Press Photographer and Photojournalist

Fishhead Magazine Volunteers Feature

These images were shot back at the end of March. I couldn’t publish them here until the magazine had been published. No matter what the difficulties and challenges of doing editorial work, I have to say, I really enjoy it. I get to meet a lot of different, interesting people, and if I’m lucky, get go to some great events.  When you’re photographing for someone else, it can be incredibly difficult knowing whether you are going to come away with a decent selection of shots that fit the brief. It can be very challenging and rewarding to create interesting photographs from what are potentially mundane surroundings, especially in a short space of time.

The photos for this feature were a challenge on two fronts. Firstly at Kaibosh Food Rescue, the sorting of the food is done after 6pm in a barren, windowless environment, lit by fluorescent lights. Not a good start to say the least. The second challenge, as well as doing portraits, is  to photograph the volunteers while they are working. In a confined space with many obstacles and people moving around (especially if it’s an indoor environment and the lighting is bad), getting a decent candid shot can be very difficult. This is where my conflict arises. As someone who sits on the border between photographer and photojournalist. Do you simply take a documentary approach and just photograph whatever happens, with no guarantee that you will get an interesting,  useable shot, or if time is limited (as is often the case), set-up the photograph so there is a good image to fall back on. Or do both.

The soup kitchen was a great example of this, especially as the guests could not be recognisable in the background of any images. Time is a critical feature, especially as the volunteers want work, and not spend ten minutes setting-up and posing for photographs.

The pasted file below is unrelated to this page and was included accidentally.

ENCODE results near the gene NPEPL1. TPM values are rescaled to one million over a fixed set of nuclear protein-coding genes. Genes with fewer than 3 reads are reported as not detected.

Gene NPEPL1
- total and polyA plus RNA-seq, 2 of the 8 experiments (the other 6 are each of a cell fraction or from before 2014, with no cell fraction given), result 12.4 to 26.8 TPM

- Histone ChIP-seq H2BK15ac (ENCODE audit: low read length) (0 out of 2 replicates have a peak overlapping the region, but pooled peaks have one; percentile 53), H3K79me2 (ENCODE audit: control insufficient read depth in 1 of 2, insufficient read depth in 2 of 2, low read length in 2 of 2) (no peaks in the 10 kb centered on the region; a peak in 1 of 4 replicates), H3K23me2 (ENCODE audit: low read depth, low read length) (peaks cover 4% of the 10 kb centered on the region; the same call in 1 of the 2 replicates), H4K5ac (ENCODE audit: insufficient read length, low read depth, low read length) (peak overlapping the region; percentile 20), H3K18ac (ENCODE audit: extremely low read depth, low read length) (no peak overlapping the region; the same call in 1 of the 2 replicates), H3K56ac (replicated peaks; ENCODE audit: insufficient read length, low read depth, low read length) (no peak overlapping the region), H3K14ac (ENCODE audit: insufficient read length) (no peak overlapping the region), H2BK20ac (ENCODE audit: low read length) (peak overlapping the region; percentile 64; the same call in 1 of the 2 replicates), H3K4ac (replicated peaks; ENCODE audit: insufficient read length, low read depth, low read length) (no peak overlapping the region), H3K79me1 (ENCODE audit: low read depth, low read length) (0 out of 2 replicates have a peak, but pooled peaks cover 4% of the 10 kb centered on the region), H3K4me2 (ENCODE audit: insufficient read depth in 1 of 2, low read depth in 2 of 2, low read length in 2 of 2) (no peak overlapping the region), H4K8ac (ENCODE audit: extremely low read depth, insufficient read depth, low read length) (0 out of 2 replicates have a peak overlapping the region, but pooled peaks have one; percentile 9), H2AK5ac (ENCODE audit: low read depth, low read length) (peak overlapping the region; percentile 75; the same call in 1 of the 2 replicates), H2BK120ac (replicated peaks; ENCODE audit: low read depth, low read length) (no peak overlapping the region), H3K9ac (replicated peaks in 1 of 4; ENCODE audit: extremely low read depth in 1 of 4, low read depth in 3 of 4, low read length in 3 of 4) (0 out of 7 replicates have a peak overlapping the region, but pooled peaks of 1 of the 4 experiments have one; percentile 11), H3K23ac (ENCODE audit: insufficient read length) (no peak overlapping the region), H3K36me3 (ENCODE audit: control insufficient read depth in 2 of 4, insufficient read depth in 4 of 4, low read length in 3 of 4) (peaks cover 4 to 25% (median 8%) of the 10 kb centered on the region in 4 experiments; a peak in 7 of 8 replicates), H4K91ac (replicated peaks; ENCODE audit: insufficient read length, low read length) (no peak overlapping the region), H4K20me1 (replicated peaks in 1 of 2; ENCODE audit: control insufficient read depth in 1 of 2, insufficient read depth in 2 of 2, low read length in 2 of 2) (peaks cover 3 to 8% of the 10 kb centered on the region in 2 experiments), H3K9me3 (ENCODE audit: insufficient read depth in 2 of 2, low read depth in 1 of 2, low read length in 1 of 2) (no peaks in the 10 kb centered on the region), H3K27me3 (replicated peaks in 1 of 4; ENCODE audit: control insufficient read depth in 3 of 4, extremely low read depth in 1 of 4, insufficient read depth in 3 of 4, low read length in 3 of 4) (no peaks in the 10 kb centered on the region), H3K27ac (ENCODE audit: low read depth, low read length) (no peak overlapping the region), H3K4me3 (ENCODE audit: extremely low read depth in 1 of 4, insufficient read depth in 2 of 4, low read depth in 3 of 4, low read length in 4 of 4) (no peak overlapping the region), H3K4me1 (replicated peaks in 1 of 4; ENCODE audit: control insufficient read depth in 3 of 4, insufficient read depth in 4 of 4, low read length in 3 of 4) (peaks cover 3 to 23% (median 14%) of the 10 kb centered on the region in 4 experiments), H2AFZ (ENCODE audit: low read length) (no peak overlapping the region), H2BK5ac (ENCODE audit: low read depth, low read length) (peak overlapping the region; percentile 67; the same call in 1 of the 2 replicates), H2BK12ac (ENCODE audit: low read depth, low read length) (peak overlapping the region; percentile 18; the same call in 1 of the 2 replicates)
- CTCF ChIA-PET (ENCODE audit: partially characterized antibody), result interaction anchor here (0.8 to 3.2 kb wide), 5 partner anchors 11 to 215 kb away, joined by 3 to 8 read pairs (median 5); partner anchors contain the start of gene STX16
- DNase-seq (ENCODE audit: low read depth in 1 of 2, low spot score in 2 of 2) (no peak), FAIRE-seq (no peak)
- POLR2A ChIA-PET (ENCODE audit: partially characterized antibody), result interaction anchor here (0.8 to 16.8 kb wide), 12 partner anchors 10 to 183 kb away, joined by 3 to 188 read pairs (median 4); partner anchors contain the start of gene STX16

Michelle Jackson (left) and Amirah Mujahid sort food donated to Kaibosh Food Rescue which will be distributed amongst charities throughout Wellington. Michelle wanted to make a positive contribution to the local community with her spare time while Amirah was motivated by the values and ideas which are the foundation of Kaibosh Food Rescue.

Volunteer Anthony Cabraal has been with Kaibosh for 10 months. Like many Kaibosh volunteers, wanting to help solve the problem of food waste motivated his venture into volunteering with Kaibosh.

Volunteer Anthony Cabraal has been with Kaibosh for 10 months. Like many Kaibosh volunteers, wanting to help solve the problem of food waste motivated his venture into volunteering with Kaibosh.

One of the many things you encounter on freelance jobs is having to work with what you have. Anthony was not volunteering on the night I photographed him here. It was the only time he had available. I was hoping there would be some rescued food which I could place in the fridge behind him, but alas there was none!

NZQA senior policy analyst, Amanda Burgess volunteers at Kaibosh Food Rescue once every fortnight. Along with other volunteers, she helps sort collected food for distribution to charities the next morning. Amanda has been volunteering at Kaibosh for six months. Hating food wastage, Kaibosh was an easy volunteering choice for Amanda.

Sue Sullivan has been a volunteer at the Compassion Center soup kitchen for over 18 months. For as long as she can remember, Sue has always wanted to volunteer at the soup kitchen. “To provide someone with a meal, it’s so basic. So practical”.

Had to get my photographs in the shot! What can I say.

Diane Hornsby has been volunteering at the Compassion Center soup kitchen on Tory Street for over 6 months. Diane volunteers because she has the time to give. She chose to volunteer at the soup kitchen because she liked the way the volunteering process was set-up, and because there’s plenty of support for new volunteers.

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